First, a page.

Whether a woman is pregnant or not is her business, and her business only. Until she decides to reveal her status, that's the way it goes.
On top of that, her professional life doesn't necessarily need to be impacted by her pregnancy un less she feels she requires special consideration or until she needs to take time off to prepare for her child and then care for it.
So, knowing this, in the year 2017, you may be shocked (or, more likely, fatigued) to hear that Spanish airline Iberia's hiring process required female candidates to take pregnancy tests.
These tests were apparently largely administered to women who were hoping to join cabin crews.
Though, since Spain has laws prohibiting gender discrimination, the airline got slapped with a hefty £22,500 fine and they pulled the archaic pregnancy test requirement.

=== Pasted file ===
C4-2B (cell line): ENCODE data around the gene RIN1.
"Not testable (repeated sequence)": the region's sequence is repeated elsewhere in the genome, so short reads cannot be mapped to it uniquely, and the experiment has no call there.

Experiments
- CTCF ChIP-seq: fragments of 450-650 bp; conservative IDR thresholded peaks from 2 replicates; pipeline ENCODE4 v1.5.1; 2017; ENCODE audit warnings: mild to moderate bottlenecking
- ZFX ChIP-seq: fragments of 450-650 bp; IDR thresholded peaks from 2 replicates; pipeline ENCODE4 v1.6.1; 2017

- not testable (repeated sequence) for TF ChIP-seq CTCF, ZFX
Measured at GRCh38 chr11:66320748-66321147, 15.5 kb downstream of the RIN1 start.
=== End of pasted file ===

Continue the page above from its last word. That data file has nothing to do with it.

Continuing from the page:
Since the news broke, the airline have put out a statement, in which they defend the test in the name of safety.
They also explain that they have never not hired someone due to their pregnancy, saying, 'Iberia has never not hired a woman on the basis of her being pregnant, so long as she has met the necessary requirements for the position.'
Indeed, they suggest they have hired 5 out of 6 of the pregnant applicants they received in the last year.
Though, many have pointed out that flying is not said to be 'unsafe' for a pregnant woman until her third trimester.
The New York Times reported that before the practice was pulled it was heavily and publicly criticised in Spain.
One of the two main labour unions in Spain called the Unión General de Trabajadores said in a statement, 'There is no reason to justify it'.